1. The Ephedra Free "Natural" Fat Burners –
Many of the supplement sellers are having a field day selling new addictive stimulants wearing labels that say "Natural." Natural suggests the compound is something found in nature, either in plants, animals, or yes, even people. That really allows for a great many compounds to be packaged as "natural," after all, the human body produces hydrochloric acid and ammonia, animals sometimes have poison glands that house neurotoxins, and plants are the raw material for everything from opium to cocaine. Natural does not necessarily equate to "safe."
When ephedrine was "pulled" (not banned as many believe – you can still buy OTC asthma meds such as Primatene tablets, pure ephedrine HCl in pharmacies) from the shelves of health food stores, the supplement sellers were not surprised. They had fair warning so their scientists created new formulas that the marketing folks would make sure the public bought into. They searched for a compound with similar attributes to those we associate with ephedrine, but one that had not been sold in great volume for regular usage so the risks and hazards were unproven. They found synephrine, the primary ingredient in many nasal sprays. Just as ephedrine can be derived from herbal sources (ma huang, ephedra), so too can synephrine (citrus aurantium, bitter orange). These "new" compounds "work" primarily via diuretic water loss (of course they are loaded with "natural" caffeine) and appetite suppression, not unlike the diet pills of the 1970's. They are in most cases a 21st century legal version of speed, and while they can result in short term weight loss, and even short term accelerated fat loss in individuals committed to eating right and exercising, they alter endocrine production and find repeat buyers not because of a metabolism boost, but rather because of the initiation of a legal "natural" addiction. I suspect that with time we'll find the "new" fat burners to be just as potentially dangerous as those that were last scrutinized by the FDA.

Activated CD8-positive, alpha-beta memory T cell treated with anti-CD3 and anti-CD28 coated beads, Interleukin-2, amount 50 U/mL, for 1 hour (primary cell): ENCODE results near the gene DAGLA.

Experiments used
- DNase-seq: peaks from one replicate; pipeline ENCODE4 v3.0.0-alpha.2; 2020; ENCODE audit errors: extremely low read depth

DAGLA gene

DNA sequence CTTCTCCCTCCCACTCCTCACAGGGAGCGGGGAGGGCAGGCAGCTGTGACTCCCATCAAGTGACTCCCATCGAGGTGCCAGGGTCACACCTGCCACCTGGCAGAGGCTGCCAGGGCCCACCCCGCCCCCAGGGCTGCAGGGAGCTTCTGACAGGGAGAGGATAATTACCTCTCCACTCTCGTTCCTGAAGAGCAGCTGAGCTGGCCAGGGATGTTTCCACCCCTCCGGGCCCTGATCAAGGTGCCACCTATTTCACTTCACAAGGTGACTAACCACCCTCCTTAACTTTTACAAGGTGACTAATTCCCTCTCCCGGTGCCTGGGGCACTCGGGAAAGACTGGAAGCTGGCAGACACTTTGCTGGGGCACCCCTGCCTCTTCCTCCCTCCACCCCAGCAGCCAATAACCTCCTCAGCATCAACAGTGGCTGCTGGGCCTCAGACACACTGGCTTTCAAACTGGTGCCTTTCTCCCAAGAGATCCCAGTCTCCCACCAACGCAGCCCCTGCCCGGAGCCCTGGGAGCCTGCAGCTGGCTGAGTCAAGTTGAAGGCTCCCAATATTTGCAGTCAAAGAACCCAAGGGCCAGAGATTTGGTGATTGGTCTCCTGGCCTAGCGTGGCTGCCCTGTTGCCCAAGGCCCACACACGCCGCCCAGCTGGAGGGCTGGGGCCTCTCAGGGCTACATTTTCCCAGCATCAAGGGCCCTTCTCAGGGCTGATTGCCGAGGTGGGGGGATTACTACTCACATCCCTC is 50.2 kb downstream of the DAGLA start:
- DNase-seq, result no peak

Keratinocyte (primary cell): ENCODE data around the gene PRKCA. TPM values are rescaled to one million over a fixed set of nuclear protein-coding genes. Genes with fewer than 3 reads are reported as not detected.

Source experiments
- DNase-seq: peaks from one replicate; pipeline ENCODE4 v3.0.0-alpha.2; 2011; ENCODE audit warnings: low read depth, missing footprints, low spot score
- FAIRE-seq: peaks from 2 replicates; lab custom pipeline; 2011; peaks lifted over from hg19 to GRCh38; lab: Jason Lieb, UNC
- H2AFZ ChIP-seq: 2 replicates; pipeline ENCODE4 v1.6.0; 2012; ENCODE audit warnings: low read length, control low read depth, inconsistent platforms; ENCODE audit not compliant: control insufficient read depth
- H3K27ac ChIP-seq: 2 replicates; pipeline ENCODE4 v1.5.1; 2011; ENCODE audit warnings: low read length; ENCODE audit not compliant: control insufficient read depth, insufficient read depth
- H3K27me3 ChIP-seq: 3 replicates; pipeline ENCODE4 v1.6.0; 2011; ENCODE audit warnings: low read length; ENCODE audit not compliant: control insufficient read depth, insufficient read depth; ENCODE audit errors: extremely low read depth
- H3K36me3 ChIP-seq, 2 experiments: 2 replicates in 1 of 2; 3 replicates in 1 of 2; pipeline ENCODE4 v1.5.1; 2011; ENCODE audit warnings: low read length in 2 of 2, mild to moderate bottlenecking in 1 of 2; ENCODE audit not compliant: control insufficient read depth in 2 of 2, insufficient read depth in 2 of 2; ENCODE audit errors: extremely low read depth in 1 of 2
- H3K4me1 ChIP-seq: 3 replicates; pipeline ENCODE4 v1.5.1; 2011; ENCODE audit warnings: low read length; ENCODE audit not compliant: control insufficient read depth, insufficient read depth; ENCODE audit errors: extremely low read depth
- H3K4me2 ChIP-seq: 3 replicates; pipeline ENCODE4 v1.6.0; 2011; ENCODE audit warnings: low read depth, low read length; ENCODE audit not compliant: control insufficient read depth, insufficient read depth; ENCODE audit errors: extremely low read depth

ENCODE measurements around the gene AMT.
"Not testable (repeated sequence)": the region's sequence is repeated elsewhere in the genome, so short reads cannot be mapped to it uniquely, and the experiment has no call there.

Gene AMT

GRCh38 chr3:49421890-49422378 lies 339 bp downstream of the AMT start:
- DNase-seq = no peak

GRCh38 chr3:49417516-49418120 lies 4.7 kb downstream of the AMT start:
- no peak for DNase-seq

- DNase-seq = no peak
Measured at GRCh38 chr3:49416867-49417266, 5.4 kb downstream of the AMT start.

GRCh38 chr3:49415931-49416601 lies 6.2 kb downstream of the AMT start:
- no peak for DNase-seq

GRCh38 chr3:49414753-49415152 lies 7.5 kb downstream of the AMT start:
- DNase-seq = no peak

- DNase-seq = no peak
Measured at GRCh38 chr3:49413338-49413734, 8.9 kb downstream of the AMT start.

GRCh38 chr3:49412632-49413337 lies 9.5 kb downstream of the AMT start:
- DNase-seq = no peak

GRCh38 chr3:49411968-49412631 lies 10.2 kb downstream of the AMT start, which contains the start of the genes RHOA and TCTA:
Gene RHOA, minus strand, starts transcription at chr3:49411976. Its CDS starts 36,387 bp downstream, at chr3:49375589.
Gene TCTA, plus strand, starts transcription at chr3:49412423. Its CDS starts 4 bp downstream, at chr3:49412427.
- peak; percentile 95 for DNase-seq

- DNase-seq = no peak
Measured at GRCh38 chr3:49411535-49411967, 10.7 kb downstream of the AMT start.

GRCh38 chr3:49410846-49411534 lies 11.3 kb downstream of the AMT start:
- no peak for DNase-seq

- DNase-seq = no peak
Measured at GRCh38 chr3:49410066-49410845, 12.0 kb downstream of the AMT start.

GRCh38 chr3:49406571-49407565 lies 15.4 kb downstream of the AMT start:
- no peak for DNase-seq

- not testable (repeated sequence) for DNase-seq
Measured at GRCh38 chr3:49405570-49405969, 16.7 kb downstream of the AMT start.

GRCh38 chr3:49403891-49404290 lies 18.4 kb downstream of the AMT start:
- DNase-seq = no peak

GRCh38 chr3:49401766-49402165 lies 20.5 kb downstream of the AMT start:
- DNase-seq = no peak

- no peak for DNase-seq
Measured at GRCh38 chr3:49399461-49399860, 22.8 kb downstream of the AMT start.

2. The "Work the Abs Using Proven Research and Reduce the Waist" infomercial products.
Get great abs? Get a tiny waistline? Get in shape for the beach? These are all-too-common come-ons, but when they tie into an ab exerciser there is need for a red flag to be raised.
It appears, based on some very credible research (find info on a study that reviewed common ab exercises at San Diego State sanctioned by ACE) that movements that allow you to safely move, in a horizontal face-up position, to a hyperextensive position beyond a neutral spine allow for both a greater recruitment of abdominal muscle fibers and a greater overall muscle contraction then a standard crunch where the floor limits the range of motion. In other words, if you can envision a crunch performed on a stability ball, you'll recognize that the shape of the ball allows for a greater extension of the abdominal muscles than the same crunch performed on a bench or on the floor. There is some degree of hyperextension range in the thoracic vertebrae as well as the lumbar vertebrae and the support of the ball prevents the spine from hyperextending beyond its normal capacity. The full extension and full contraction would amount to the "full range of motion" we use when training other muscles.